Sunday’s election results are set to reshape the EU’s governing coalition, as far-right parties and pro-European greens and liberals each make big gains at the expense of the establishment left and right.
Current projections show the two largest parliamentary groups maintaining their positions at the head of the bloc: the European People's Party (EPP) is on track for 180 seats, and the Progressive Alliance of Socialists and Democrats (S&D) for 146. Both groups, however, have suffered considerable losses since 2014: 35 seats for EPP and 40 for S&D.
“The two parties have not crumbled – it’s not a catastrophe – but they alone can no longer set the tone,” says FRANCE 24’s international affairs correspondent Gauthier Rybinski. The end of the grand coalition’s dominance will force a “repoliticisation of the debate” over EU issues, he says.
A far-right tide?
From France to Hungary, anti-immigrant parties scored several important victories on Sunday, but the far right’s results fell short of the continent-wide sweep many analysts had predicted.
In France, President Emmanuel Macron’s La République en Marche(LREM) party and its opponents alike were determined to make the European elections a referendum on Macron’s presidency so far. Ultimately, this gamble swung in the far right’s favour, with Marine Le Pen's National Rally capturing a record number of votes (5.3 million, up from 4.7 million in 2014) and scraping past LREMto claim victory with 23.3% of votes.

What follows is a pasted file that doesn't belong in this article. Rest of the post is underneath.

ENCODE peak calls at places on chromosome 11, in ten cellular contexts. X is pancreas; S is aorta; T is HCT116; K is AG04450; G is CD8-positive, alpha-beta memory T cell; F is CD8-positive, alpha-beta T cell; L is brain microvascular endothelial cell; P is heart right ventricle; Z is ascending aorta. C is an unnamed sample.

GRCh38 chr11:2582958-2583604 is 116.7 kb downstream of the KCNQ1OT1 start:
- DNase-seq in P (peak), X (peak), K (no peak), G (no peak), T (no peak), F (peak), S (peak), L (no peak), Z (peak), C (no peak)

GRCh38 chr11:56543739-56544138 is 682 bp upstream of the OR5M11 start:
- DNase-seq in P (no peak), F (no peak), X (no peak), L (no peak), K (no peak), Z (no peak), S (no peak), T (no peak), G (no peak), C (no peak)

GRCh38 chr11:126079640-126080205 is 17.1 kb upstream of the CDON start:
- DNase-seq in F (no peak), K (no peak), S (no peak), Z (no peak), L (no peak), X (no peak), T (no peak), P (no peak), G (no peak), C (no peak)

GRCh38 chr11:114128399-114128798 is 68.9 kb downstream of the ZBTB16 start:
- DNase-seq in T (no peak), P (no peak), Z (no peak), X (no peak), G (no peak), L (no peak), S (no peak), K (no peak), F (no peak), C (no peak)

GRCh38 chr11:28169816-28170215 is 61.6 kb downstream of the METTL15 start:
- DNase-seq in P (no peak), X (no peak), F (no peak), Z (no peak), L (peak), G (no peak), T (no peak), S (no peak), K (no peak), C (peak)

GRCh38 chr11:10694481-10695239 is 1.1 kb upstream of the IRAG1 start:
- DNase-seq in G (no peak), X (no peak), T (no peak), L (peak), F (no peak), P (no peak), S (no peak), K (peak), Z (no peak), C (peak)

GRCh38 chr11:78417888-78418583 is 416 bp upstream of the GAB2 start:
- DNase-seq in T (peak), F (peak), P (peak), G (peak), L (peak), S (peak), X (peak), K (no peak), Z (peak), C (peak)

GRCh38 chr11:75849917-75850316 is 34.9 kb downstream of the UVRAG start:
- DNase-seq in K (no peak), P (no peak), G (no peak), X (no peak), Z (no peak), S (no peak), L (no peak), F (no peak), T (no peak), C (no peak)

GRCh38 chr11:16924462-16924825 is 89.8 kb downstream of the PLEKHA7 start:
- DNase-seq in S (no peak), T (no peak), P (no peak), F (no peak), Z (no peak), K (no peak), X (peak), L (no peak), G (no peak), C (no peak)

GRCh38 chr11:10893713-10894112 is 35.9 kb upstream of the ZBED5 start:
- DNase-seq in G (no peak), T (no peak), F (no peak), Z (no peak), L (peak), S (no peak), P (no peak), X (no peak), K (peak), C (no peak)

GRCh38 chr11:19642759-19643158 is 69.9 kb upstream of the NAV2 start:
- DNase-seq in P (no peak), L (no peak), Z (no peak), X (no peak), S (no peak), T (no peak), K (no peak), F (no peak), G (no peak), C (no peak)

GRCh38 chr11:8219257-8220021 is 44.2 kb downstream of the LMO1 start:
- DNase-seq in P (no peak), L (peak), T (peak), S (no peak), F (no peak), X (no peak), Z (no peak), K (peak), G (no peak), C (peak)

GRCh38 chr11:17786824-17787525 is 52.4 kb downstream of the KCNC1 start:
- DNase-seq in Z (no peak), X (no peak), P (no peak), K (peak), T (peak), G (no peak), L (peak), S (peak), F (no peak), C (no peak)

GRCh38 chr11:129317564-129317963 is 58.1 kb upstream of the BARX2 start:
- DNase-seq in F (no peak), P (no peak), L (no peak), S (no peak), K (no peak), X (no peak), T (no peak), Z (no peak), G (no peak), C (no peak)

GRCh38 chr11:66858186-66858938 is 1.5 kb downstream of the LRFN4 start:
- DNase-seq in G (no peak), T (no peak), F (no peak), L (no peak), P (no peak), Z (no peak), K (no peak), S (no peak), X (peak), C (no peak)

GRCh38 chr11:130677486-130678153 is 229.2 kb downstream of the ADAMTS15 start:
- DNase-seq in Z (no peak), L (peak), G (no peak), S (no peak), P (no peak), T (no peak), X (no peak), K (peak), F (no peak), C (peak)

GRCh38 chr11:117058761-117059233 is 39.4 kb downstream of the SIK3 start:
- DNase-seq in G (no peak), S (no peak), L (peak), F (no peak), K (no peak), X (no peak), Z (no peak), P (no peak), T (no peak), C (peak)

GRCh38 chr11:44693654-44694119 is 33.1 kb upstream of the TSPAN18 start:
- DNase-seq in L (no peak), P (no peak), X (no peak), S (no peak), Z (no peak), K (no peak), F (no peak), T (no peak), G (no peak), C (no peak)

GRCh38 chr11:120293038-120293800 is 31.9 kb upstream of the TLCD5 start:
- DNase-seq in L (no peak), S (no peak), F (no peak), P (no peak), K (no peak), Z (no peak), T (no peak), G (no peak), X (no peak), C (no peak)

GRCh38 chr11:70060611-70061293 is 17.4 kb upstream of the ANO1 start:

This score marks a slight dip from the National Rally's (then National Front) 24.9% win in 2014 but nevertheless a striking consolidation of the far right’s place in the French political landscape in an election with considerably higher turnout. Macron’s party and Le Pen’s will both enter the new European Parliament with 23 seats.
In Italy, Matteo Salvini’s far-right League party cemented its hold on the electoral landscape with 34.3%, to the detriment of its coalition partner in national government, the Five-Star Movement, which claimed half as many votes (17.1%) to come in third. As in France and the UK, the far-right League made its gains in part by eclipsing a long-standing major party of the right: former Prime Minister Silvio Berlusconi’s Forza Italiaclaimed less than 9% of votes.
But it was in Hungary that the populist, anti-immigrant right saw its most commanding lead. Prime Minister Viktor Orbán’s Fidesz party was virtually the only party on the continent to win an outright majority, with 52.3% of the vote. (The only other party to do so was the Labour party of Malta.) Fidesz, which is currently suspended from the EPP but has so far declined to ally with Le Pen and Salvini’s parties, could play a key role in shaping the EU’s new governing coalition if Germany’s Weber becomes commissioner.